Establishing a Legal Presence
The Israeli Companies Ordinance (ICO) defines a company as a corporation formed and
registered in Israel, in accordance with the Israeli law. A company must be registered at the Registrar of Companies which is a relatively short and simple process. According to figures from the World Bank, the total cost of setting up a corporation in Israel may reach US$ 2,000 (depending on the complexity of the company’s structure) and will take about two weeks, including registration of the corporation with the tax authorities in Israel.
In addition, Israel’s laws regulate incorporation through partnerships. Whereas the partnership will be recognized as a separate legal entity to its partners, for tax purposes it is considered to be transparent, and its tax liabilities are assumed by its partners.
Non-profit organizations may be incorporated as a Voluntary Association, or operate as a Limited Liability Company that has been incorporated as a Public Benefit Company. These entities must make comprehensive reports to the Registrar of Voluntary Associations or the Registrar of Companies, as the case may be. By law,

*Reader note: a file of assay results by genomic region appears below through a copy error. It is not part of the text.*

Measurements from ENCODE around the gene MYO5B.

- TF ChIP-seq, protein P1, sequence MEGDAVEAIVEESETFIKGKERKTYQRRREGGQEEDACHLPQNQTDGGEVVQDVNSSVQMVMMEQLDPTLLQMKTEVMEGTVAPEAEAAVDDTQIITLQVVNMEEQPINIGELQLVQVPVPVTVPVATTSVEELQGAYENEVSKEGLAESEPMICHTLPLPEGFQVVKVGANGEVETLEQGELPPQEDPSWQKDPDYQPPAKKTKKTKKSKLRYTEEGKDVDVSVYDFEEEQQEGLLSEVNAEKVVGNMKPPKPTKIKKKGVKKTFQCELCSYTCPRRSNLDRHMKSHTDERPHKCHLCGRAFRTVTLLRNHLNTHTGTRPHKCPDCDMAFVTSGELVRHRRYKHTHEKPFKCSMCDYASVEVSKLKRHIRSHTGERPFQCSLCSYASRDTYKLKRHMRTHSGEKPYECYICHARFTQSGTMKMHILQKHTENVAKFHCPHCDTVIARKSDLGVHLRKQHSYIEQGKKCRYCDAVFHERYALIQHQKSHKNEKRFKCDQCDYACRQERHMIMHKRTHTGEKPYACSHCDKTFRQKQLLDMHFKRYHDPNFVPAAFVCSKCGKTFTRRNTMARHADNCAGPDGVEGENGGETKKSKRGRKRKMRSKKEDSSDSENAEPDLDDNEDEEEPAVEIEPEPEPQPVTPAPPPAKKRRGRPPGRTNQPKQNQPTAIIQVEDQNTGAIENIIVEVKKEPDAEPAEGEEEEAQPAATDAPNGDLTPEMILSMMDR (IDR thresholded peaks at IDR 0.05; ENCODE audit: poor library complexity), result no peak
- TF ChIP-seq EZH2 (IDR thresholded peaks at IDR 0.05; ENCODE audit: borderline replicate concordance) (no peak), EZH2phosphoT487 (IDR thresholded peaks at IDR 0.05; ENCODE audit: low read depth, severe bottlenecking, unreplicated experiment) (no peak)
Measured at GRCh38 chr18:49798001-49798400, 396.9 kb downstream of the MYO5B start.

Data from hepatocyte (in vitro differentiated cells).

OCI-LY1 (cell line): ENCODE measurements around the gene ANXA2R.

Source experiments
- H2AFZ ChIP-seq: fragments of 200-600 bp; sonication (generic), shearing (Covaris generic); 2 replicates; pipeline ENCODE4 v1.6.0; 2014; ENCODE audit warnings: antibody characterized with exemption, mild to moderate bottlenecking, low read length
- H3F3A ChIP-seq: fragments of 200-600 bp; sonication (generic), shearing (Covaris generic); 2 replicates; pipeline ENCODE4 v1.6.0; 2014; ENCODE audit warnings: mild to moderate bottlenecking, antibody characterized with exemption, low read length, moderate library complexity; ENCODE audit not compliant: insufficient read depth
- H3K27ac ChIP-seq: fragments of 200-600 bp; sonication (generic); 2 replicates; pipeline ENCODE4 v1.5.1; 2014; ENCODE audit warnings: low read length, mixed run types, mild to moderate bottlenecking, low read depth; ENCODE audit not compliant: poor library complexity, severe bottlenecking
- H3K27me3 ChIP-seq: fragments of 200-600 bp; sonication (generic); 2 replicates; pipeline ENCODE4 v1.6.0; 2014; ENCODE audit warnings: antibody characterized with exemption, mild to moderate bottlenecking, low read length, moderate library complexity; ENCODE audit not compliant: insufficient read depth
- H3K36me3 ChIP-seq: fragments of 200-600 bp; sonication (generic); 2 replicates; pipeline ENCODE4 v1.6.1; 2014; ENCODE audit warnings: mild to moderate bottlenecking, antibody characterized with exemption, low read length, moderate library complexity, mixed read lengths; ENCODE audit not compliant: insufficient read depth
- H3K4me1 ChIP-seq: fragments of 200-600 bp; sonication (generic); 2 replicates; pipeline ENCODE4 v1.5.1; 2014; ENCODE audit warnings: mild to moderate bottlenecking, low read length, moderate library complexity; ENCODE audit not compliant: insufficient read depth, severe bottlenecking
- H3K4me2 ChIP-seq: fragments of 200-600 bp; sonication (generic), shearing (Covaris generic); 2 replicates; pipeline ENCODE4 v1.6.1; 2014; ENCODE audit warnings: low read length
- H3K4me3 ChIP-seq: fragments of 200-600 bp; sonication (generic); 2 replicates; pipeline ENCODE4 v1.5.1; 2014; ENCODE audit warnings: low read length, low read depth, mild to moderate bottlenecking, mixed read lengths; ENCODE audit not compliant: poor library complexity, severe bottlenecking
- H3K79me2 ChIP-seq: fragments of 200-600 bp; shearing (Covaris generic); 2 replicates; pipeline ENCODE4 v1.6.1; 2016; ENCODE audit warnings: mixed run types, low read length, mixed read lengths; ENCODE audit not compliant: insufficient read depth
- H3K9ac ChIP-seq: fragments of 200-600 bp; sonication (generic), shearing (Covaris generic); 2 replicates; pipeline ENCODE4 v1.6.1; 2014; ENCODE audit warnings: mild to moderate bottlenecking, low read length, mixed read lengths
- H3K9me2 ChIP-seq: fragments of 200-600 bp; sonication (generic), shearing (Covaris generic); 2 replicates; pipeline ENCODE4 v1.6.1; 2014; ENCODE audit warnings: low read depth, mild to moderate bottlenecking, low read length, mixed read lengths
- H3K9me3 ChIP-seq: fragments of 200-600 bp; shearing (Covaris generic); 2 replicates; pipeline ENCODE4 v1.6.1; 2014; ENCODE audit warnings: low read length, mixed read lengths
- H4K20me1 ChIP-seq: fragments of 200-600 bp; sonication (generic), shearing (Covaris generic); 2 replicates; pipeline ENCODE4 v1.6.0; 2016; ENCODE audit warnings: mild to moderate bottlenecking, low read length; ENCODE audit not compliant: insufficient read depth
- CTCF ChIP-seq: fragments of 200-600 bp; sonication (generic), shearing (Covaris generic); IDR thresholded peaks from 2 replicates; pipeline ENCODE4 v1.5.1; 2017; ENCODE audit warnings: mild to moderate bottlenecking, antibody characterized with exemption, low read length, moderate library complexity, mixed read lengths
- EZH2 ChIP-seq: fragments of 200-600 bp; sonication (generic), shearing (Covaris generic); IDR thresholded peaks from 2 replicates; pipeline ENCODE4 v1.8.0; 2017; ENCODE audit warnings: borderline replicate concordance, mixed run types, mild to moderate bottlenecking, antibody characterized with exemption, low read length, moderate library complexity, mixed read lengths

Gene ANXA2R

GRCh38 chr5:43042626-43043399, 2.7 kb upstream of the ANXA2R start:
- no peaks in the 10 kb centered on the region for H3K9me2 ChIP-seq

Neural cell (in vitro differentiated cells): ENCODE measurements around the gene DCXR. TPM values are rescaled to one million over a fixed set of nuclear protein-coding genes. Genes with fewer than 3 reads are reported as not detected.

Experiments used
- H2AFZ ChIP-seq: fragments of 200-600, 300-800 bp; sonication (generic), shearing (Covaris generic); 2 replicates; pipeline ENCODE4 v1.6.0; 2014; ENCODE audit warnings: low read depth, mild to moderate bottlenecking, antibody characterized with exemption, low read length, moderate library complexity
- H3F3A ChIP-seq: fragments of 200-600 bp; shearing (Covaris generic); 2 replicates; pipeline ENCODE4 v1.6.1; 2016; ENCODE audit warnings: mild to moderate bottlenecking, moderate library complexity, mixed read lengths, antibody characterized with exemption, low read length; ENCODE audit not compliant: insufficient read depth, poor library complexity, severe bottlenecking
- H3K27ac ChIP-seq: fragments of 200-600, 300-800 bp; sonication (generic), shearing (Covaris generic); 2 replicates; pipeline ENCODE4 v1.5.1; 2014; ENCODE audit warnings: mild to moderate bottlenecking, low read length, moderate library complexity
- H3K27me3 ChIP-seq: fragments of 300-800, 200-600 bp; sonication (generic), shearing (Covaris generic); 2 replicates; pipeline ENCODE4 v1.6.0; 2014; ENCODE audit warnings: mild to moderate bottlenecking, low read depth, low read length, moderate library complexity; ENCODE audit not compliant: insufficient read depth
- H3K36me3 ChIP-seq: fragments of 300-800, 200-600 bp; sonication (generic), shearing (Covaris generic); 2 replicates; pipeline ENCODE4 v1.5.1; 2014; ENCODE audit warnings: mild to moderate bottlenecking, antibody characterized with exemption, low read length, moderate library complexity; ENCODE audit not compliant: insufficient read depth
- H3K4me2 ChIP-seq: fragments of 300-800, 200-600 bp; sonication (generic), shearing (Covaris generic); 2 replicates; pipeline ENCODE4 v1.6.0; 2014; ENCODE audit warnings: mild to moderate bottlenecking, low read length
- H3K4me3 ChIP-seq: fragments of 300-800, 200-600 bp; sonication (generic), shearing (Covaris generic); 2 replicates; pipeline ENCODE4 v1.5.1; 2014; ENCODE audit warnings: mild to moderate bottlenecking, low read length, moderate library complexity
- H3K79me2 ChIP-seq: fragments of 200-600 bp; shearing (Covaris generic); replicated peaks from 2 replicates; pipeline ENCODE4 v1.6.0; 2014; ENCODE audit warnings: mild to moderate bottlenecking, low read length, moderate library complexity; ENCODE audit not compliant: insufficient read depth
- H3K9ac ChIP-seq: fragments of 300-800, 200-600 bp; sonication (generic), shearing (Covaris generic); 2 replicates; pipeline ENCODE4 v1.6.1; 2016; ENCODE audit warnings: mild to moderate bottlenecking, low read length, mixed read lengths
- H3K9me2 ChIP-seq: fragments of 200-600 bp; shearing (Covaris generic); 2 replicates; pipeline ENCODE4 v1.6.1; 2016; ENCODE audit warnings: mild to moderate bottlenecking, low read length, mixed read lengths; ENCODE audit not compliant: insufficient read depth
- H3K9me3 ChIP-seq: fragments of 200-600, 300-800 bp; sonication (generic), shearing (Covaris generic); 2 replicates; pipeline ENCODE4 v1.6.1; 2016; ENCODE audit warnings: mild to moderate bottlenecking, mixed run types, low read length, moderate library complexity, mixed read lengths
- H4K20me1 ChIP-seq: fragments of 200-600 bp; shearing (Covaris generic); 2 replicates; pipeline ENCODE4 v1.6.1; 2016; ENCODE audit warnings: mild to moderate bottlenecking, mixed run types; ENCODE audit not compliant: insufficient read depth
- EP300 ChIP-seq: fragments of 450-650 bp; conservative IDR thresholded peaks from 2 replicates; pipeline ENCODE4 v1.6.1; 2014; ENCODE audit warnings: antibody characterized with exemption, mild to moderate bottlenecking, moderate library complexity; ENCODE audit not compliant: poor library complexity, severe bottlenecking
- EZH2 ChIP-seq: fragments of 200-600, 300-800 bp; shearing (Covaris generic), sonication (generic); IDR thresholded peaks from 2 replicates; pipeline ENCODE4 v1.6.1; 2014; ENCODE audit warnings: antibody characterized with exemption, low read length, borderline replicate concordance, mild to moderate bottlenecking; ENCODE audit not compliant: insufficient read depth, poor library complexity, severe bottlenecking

non-profit organizations may be exempted from income tax on their activity. The receipt of an exemption is subject to certain conditions, including meeting of criteria prescribed in the law and procedures.
All Israeli companies must submit annual financial statements that are audited by an Israeli CPA. These audited statements will also include an audited statement of the adjustment of the reported income to taxable income for income tax purposes.
Laws on foreign investment
Israel has no unique laws concerning foreign investments or foreign investors. The various laws of incorporation, regulations and orders applicable in Israel apply both
to foreign investors and residents, but there may be specific regulations for foreign investors in existing laws or legislations.
According to the Israeli tax laws, there are a number of tax exemptions and forms of relief for foreign resident investors, such as exemption from capital gains tax in the following cases:
- From s sale of a share that is traded in the Israeli stock exchange;